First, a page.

c) For it to be a representative case of the reality that one wishes to study:

The evolution of this region is representative of the trend followed by the whole rural area of Extremadura and Spain. Like many other rural areas, since the 1980s, La Vera has had to face a real structural change in circumstances where the economy of La Vera has been characterized by its low diversification, excessive dependence on employment and income from the primary sector, low-skilled human resources, considerable deficiencies in terms of infrastructure, unemployment rates above the regional and national average, etc.

APPROACH OF THE INVESTIGATION AND SELECTION OF THE SAMPLE

In relation to the time horizon of research, studying a rural development strategy requires perspective. Therefore, the proposed analysis will refer to a sufficiently long period so that these types of programs can be effective and far back in time to analyze the viability that the projects driven by it may have had in the long term.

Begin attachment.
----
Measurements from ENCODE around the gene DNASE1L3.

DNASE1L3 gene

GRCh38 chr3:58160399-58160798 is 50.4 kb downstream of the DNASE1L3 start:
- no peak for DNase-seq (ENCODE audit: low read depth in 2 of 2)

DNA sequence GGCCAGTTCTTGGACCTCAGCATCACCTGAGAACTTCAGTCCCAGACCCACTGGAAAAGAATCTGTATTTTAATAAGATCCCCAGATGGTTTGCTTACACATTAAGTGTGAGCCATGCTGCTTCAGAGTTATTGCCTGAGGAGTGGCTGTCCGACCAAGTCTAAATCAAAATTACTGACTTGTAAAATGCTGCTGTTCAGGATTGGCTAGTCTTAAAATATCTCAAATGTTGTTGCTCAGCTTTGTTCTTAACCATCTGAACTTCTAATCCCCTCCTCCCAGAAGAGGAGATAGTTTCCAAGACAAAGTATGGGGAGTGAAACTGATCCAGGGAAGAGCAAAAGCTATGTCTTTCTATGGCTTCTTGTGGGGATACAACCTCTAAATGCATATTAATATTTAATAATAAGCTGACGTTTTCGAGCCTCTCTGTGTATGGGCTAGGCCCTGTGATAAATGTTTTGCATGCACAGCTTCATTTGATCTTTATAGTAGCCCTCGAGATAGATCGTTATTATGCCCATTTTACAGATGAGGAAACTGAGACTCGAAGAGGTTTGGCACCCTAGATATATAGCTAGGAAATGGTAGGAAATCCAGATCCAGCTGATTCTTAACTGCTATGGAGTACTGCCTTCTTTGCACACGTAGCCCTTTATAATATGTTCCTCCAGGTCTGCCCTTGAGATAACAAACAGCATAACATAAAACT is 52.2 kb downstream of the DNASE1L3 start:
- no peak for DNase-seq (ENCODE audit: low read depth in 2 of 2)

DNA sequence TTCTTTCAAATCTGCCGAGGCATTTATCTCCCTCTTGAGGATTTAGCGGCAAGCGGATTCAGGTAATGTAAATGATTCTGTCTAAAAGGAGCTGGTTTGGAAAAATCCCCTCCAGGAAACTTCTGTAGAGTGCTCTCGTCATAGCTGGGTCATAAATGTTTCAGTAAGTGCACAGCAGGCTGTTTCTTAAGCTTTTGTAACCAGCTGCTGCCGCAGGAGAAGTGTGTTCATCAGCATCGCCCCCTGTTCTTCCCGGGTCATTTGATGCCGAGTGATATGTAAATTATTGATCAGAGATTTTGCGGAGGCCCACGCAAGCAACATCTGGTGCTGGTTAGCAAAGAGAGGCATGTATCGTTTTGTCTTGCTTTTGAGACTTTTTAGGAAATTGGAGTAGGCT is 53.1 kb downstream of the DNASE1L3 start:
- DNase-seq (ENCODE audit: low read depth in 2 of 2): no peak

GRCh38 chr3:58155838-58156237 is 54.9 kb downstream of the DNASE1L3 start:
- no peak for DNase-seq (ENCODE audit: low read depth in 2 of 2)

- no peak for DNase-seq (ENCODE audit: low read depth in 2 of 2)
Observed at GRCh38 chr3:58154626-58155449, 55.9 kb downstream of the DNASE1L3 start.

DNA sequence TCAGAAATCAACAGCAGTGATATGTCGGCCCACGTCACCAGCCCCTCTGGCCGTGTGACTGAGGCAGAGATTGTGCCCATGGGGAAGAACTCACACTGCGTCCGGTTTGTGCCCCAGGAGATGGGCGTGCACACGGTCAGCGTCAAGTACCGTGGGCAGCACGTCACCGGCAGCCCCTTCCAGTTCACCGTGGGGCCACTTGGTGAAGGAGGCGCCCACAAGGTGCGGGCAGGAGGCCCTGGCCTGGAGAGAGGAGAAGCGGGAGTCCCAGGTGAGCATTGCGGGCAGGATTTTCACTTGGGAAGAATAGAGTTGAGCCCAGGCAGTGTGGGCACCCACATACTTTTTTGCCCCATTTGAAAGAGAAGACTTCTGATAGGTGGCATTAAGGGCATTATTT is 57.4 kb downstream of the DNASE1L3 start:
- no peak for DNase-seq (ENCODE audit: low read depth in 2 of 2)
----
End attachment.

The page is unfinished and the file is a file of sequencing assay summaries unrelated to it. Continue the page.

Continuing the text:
Therefore, the temporal scope of the research will cover the two editions in which the PRODER Program was applied; that is, from the second half of the 1990s to the fust half of the 2000s; a decade seems a reasonable period of time so that the action of these Progr ams can be materialized on the territory.

In their development strategies, these programs aim to take advantage of all the productive activities that are carried out, or can be carried out, on the territory. This multisectoral nature is transferred to the structure of the program. Although there are differences in the denomination of the different measures in the two editions of the PRODER Program, Table 3.1, which is based on their prupose, groups them together and reflects the investment committed in each of them: